ProPublica analyzed federal education data from the 2009-2010 school year to examine whether states provide high-poverty schools equal access to advanced courses and special programs that researchers say will help them later in life. This is the first nationwide picture of exactly which courses are being taken at which schools and districts across the country. More than three-quarters of all public school children are represented. Read our story and our methodology.
From http://projects.propublica.org/schools. © Copyright 2011 Pro Publica Inc.
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Central High School
421 FOUNTAIN STREET NE, GRAND RAPIDS, MICH., 49503 | Grades 9-12
|Students||Total Teachers||Inexp. Teachers||AP Courses|
Percentage of relevant students who...
Central High School, in Grand Rapids, Michigan, is part of the Grand Rapids Public Schools district. The school reports enrolling 525 students in grades nine through 12, and it has 33 teachers on staff.
Central High School is above both the state and district averages in terms of the percentage of its students who are eligible for free or reduced-price lunches. On average, 38 percent of students in Michigan are eligible for free or reduced-price lunch, whereas 89 percent of Central High School students are eligible. At the district level, 88 percent of students are eligible.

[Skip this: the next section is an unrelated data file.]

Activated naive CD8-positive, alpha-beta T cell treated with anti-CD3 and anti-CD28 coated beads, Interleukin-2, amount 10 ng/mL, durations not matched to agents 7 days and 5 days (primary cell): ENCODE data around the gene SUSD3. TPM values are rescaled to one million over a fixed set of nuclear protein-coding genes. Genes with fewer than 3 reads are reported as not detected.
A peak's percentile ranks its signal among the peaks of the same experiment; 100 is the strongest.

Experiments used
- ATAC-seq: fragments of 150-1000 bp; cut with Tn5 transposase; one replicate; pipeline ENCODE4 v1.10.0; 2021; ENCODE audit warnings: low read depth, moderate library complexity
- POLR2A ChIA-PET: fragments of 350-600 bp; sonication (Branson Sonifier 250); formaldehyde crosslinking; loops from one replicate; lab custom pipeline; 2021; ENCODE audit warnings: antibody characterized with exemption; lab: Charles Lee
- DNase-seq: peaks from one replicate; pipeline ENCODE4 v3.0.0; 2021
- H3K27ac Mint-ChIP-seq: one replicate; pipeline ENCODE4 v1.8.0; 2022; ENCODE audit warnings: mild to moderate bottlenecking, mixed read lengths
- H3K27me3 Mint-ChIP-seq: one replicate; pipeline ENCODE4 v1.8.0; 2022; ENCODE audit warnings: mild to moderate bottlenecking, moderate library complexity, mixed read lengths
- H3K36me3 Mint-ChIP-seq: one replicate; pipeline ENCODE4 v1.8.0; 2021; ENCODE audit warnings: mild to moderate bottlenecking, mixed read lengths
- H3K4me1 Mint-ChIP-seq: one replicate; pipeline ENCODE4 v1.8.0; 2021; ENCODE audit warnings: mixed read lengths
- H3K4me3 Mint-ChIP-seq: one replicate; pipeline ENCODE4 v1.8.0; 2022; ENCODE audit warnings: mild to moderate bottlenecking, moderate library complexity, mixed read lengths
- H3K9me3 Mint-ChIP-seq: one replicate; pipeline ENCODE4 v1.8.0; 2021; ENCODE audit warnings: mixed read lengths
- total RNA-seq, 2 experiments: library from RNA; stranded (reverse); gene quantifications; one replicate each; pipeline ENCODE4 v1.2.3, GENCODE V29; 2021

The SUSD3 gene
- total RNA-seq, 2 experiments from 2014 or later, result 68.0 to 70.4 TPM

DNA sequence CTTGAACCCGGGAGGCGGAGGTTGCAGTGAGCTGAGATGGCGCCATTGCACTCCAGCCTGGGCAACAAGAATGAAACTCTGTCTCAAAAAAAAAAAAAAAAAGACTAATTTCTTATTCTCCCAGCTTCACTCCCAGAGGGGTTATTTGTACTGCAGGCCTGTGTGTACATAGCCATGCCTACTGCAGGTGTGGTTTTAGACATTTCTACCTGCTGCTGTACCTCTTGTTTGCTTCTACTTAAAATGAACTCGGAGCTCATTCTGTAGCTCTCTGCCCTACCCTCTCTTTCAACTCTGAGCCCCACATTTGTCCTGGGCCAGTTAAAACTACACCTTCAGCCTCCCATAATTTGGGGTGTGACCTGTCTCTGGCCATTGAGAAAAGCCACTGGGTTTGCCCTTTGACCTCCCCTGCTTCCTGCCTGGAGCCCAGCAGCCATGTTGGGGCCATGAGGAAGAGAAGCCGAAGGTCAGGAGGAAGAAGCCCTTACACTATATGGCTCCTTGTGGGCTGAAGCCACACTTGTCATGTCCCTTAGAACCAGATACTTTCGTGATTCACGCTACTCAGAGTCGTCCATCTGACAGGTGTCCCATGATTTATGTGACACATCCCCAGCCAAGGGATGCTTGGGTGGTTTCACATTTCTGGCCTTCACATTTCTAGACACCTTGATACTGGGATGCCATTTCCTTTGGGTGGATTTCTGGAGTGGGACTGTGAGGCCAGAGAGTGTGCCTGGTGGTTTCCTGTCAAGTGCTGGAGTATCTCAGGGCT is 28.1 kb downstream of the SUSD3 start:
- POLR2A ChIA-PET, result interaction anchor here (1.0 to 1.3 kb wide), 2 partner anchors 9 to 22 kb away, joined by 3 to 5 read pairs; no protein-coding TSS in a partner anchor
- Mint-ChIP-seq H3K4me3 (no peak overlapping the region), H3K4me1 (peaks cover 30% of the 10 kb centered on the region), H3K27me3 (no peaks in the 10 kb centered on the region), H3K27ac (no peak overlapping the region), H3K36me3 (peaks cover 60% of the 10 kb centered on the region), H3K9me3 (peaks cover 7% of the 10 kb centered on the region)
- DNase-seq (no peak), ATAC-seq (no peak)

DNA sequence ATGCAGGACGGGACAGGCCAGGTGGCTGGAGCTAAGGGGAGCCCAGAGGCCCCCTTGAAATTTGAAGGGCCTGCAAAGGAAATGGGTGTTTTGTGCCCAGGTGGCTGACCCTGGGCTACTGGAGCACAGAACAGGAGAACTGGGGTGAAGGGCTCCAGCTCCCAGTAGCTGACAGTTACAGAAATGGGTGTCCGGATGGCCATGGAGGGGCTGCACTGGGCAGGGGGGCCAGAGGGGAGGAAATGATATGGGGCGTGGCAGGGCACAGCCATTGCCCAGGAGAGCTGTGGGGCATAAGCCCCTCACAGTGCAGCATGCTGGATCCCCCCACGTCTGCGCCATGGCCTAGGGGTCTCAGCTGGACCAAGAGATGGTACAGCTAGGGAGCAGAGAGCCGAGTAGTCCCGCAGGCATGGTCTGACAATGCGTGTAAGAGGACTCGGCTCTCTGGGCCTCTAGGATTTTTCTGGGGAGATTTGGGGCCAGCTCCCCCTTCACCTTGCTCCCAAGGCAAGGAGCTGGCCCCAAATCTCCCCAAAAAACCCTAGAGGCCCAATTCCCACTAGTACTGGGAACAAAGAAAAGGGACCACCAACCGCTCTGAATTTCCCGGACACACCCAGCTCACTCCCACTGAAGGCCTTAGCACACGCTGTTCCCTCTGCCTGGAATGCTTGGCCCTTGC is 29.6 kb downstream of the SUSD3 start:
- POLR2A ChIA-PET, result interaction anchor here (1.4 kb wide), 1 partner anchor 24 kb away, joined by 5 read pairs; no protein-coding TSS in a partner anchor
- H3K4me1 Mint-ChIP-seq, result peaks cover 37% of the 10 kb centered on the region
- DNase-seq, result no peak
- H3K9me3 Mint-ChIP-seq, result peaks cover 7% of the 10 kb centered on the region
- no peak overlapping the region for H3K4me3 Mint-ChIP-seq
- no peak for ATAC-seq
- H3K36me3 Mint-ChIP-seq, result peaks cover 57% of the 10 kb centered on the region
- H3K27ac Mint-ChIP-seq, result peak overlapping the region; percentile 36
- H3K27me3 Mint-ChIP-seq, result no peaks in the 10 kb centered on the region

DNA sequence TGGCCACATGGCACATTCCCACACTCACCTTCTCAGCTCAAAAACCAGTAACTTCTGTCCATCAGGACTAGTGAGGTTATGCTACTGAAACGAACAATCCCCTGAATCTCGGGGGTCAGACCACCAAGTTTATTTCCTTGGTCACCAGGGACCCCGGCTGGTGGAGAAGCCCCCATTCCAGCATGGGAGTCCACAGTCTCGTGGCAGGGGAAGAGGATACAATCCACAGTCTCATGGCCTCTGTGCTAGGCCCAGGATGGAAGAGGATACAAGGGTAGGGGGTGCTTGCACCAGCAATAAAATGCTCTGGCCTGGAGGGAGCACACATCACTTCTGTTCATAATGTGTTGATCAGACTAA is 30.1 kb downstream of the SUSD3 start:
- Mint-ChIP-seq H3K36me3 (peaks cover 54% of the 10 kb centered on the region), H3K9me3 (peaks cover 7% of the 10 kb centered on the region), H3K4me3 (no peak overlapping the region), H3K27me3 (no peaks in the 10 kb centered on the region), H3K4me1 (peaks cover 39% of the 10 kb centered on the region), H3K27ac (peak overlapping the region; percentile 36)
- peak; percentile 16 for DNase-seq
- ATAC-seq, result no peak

ProPublica's analysis found that all too often, states and schools provide poor students fewer educational programs like Advanced Placement, gifted and talented programs, and advanced math and science classes. Studies have linked participation in these programs with better outcomes later in life. Our analysis uses free and reduced-price lunch to estimate poverty at schools. We based our findings on the most comprehensive data set of access to advanced classes and special programs in U.S. public schools — known as the Civil Rights Data Set— released by the U.S. Department of Education Office for Civil Rights.
Central High School offers one AP course, and 10 percent of students participate in that class.
Central High School enrolls 2 percent of students in advanced math classes, and 26 percent of students take chemistry. The enrollment rate for physics at the school is 14 percent.
Northville High School, in Northville, Michigan, is a lower-poverty school than Central High School, with 3 percent of its students qualifying for free or reduced-price lunch. The school offers 19 AP courses, and 29 percent of students are enrolled in those classs.
These data points were reported by schools and districts to the Office for Civil Rights. For more information about the data, see our full methodology.
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